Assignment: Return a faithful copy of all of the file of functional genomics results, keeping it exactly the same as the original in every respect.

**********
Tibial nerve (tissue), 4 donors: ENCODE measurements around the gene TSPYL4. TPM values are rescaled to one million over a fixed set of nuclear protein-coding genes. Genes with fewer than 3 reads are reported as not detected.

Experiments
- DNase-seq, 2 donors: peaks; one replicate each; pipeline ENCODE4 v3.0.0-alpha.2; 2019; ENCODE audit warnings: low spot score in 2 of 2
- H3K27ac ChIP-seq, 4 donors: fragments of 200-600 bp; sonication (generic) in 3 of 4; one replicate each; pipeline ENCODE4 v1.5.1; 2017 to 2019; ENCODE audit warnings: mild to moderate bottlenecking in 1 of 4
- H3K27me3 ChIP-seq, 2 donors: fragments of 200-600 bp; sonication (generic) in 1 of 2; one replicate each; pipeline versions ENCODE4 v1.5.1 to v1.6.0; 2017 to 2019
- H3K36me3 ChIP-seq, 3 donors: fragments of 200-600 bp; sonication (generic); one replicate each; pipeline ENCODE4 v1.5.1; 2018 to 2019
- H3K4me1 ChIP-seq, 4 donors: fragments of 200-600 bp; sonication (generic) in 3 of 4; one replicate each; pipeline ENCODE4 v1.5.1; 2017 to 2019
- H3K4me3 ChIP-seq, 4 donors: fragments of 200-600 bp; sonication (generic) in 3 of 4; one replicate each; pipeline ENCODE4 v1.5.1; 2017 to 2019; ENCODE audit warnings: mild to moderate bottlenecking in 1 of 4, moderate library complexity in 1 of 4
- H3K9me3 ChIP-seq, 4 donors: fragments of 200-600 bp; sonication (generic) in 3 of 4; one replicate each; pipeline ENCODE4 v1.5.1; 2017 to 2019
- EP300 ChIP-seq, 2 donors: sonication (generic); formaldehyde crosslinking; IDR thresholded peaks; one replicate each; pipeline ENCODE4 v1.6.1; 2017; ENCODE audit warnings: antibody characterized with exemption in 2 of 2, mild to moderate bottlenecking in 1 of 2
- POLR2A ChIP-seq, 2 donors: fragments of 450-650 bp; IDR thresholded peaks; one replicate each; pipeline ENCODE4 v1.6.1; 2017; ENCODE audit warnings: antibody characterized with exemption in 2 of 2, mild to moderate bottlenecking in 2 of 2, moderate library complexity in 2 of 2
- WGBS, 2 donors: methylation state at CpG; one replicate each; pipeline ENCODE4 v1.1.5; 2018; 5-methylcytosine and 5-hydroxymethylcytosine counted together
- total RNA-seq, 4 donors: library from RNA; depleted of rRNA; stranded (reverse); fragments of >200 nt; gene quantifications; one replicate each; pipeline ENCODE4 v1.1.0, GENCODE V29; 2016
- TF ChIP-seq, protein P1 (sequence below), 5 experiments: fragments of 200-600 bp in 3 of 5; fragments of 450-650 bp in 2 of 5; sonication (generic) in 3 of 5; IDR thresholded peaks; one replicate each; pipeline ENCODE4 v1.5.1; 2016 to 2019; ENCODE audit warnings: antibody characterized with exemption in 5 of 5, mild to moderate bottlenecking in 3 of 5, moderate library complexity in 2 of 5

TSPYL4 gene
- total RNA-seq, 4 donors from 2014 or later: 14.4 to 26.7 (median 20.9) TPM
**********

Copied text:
Tibial nerve (tissue), 4 donors: ENCODE measurements around the gene TSPYL4. TPM values are rescaled to one million over a fixed set of nuclear protein-coding genes. Genes with fewer than 3 reads are reported as not detected.

Experiments
- DNase-seq, 2 donors: peaks; one replicate each; pipeline ENCODE4 v3.0.0-alpha.2; 2019; ENCODE audit warnings: low spot score in 2 of 2
- H3K27ac ChIP-seq, 4 donors: fragments of 200-600 bp; sonication (generic) in 3 of 4; one replicate each; pipeline ENCODE4 v1.5.1; 2017 to 2019; ENCODE audit warnings: mild to moderate bottlenecking in 1 of 4
- H3K27me3 ChIP-seq, 2 donors: fragments of 200-600 bp; sonication (generic) in 1 of 2; one replicate each; pipeline versions ENCODE4 v1.5.1 to v1.6.0; 2017 to 2019
- H3K36me3 ChIP-seq, 3 donors: fragments of 200-600 bp; sonication (generic); one replicate each; pipeline ENCODE4 v1.5.1; 2018 to 2019
- H3K4me1 ChIP-seq, 4 donors: fragments of 200-600 bp; sonication (generic) in 3 of 4; one replicate each; pipeline ENCODE4 v1.5.1; 2017 to 2019
- H3K4me3 ChIP-seq, 4 donors: fragments of 200-600 bp; sonication (generic) in 3 of 4; one replicate each; pipeline ENCODE4 v1.5.1; 2017 to 2019; ENCODE audit warnings: mild to moderate bottlenecking in 1 of 4, moderate library complexity in 1 of 4
- H3K9me3 ChIP-seq, 4 donors: fragments of 200-600 bp; sonication (generic) in 3 of 4; one replicate each; pipeline ENCODE4 v1.5.1; 2017 to 2019
- EP300 ChIP-seq, 2 donors: sonication (generic); formaldehyde crosslinking; IDR thresholded peaks; one replicate each; pipeline ENCODE4 v1.6.1; 2017; ENCODE audit warnings: antibody characterized with exemption in 2 of 2, mild to moderate bottlenecking in 1 of 2
- POLR2A ChIP-seq, 2 donors: fragments of 450-650 bp; IDR thresholded peaks; one replicate each; pipeline ENCODE4 v1.6.1; 2017; ENCODE audit warnings: antibody characterized with exemption in 2 of 2, mild to moderate bottlenecking in 2 of 2, moderate library complexity in 2 of 2
- WGBS, 2 donors: methylation state at CpG; one replicate each; pipeline ENCODE4 v1.1.5; 2018; 5-methylcytosine and 5-hydroxymethylcytosine counted together
- total RNA-seq, 4 donors: library from RNA; depleted of rRNA; stranded (reverse); fragments of >200 nt; gene quantifications; one replicate each; pipeline ENCODE4 v1.1.0, GENCODE V29; 2016
- TF ChIP-seq, protein P1 (sequence below), 5 experiments: fragments of 200-600 bp in 3 of 5; fragments of 450-650 bp in 2 of 5; sonication (generic) in 3 of 5; IDR thresholded peaks; one replicate each; pipeline ENCODE4 v1.5.1; 2016 to 2019; ENCODE audit warnings: antibody characterized with exemption in 5 of 5, mild to moderate bottlenecking in 3 of 5, moderate library complexity in 2 of 5

TSPYL4 gene
- total RNA-seq, 4 donors from 2014 or later: 14.4 to 26.7 (median 20.9) TPM